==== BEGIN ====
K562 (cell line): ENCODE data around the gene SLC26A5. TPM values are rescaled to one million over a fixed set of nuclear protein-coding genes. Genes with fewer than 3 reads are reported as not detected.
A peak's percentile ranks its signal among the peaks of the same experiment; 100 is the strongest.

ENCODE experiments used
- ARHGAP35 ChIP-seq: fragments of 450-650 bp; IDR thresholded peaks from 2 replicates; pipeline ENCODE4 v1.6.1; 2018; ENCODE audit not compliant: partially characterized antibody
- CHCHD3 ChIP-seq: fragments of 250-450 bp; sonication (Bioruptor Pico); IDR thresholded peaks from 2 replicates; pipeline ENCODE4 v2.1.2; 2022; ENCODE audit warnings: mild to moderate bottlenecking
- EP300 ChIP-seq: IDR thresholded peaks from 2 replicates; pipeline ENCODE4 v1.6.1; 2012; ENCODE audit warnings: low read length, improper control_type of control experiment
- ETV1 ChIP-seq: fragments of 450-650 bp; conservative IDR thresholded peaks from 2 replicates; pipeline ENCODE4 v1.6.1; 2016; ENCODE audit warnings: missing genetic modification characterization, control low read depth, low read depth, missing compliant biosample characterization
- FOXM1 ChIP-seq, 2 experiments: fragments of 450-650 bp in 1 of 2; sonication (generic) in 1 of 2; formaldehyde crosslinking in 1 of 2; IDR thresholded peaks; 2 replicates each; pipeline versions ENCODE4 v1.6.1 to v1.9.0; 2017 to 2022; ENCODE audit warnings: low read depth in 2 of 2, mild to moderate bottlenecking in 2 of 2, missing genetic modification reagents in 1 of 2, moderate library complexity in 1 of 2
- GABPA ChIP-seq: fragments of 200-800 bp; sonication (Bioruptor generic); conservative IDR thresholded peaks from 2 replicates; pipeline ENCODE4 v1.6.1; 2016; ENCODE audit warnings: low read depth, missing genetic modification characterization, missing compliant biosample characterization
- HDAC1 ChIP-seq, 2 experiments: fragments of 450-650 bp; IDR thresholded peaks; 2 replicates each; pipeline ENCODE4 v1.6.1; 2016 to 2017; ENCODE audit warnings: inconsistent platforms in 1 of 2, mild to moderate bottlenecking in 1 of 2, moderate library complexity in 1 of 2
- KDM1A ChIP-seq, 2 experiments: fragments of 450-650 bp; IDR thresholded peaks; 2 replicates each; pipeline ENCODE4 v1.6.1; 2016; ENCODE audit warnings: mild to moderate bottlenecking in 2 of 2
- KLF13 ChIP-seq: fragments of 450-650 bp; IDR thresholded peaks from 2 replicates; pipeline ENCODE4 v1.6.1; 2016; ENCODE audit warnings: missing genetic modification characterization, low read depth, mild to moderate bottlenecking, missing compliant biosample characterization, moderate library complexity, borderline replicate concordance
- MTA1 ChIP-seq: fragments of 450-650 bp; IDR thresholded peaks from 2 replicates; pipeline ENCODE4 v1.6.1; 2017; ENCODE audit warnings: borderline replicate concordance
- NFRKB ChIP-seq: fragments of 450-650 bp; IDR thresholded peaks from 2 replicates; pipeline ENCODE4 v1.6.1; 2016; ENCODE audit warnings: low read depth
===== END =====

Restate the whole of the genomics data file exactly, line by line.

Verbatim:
K562 (cell line): ENCODE data around the gene SLC26A5. TPM values are rescaled to one million over a fixed set of nuclear protein-coding genes. Genes with fewer than 3 reads are reported as not detected.
A peak's percentile ranks its signal among the peaks of the same experiment; 100 is the strongest.

ENCODE experiments used
- ARHGAP35 ChIP-seq: fragments of 450-650 bp; IDR thresholded peaks from 2 replicates; pipeline ENCODE4 v1.6.1; 2018; ENCODE audit not compliant: partially characterized antibody
- CHCHD3 ChIP-seq: fragments of 250-450 bp; sonication (Bioruptor Pico); IDR thresholded peaks from 2 replicates; pipeline ENCODE4 v2.1.2; 2022; ENCODE audit warnings: mild to moderate bottlenecking
- EP300 ChIP-seq: IDR thresholded peaks from 2 replicates; pipeline ENCODE4 v1.6.1; 2012; ENCODE audit warnings: low read length, improper control_type of control experiment
- ETV1 ChIP-seq: fragments of 450-650 bp; conservative IDR thresholded peaks from 2 replicates; pipeline ENCODE4 v1.6.1; 2016; ENCODE audit warnings: missing genetic modification characterization, control low read depth, low read depth, missing compliant biosample characterization
- FOXM1 ChIP-seq, 2 experiments: fragments of 450-650 bp in 1 of 2; sonication (generic) in 1 of 2; formaldehyde crosslinking in 1 of 2; IDR thresholded peaks; 2 replicates each; pipeline versions ENCODE4 v1.6.1 to v1.9.0; 2017 to 2022; ENCODE audit warnings: low read depth in 2 of 2, mild to moderate bottlenecking in 2 of 2, missing genetic modification reagents in 1 of 2, moderate library complexity in 1 of 2
- GABPA ChIP-seq: fragments of 200-800 bp; sonication (Bioruptor generic); conservative IDR thresholded peaks from 2 replicates; pipeline ENCODE4 v1.6.1; 2016; ENCODE audit warnings: low read depth, missing genetic modification characterization, missing compliant biosample characterization
- HDAC1 ChIP-seq, 2 experiments: fragments of 450-650 bp; IDR thresholded peaks; 2 replicates each; pipeline ENCODE4 v1.6.1; 2016 to 2017; ENCODE audit warnings: inconsistent platforms in 1 of 2, mild to moderate bottlenecking in 1 of 2, moderate library complexity in 1 of 2
- KDM1A ChIP-seq, 2 experiments: fragments of 450-650 bp; IDR thresholded peaks; 2 replicates each; pipeline ENCODE4 v1.6.1; 2016; ENCODE audit warnings: mild to moderate bottlenecking in 2 of 2
- KLF13 ChIP-seq: fragments of 450-650 bp; IDR thresholded peaks from 2 replicates; pipeline ENCODE4 v1.6.1; 2016; ENCODE audit warnings: missing genetic modification characterization, low read depth, mild to moderate bottlenecking, missing compliant biosample characterization, moderate library complexity, borderline replicate concordance
- MTA1 ChIP-seq: fragments of 450-650 bp; IDR thresholded peaks from 2 replicates; pipeline ENCODE4 v1.6.1; 2017; ENCODE audit warnings: borderline replicate concordance
- NFRKB ChIP-seq: fragments of 450-650 bp; IDR thresholded peaks from 2 replicates; pipeline ENCODE4 v1.6.1; 2016; ENCODE audit warnings: low read depth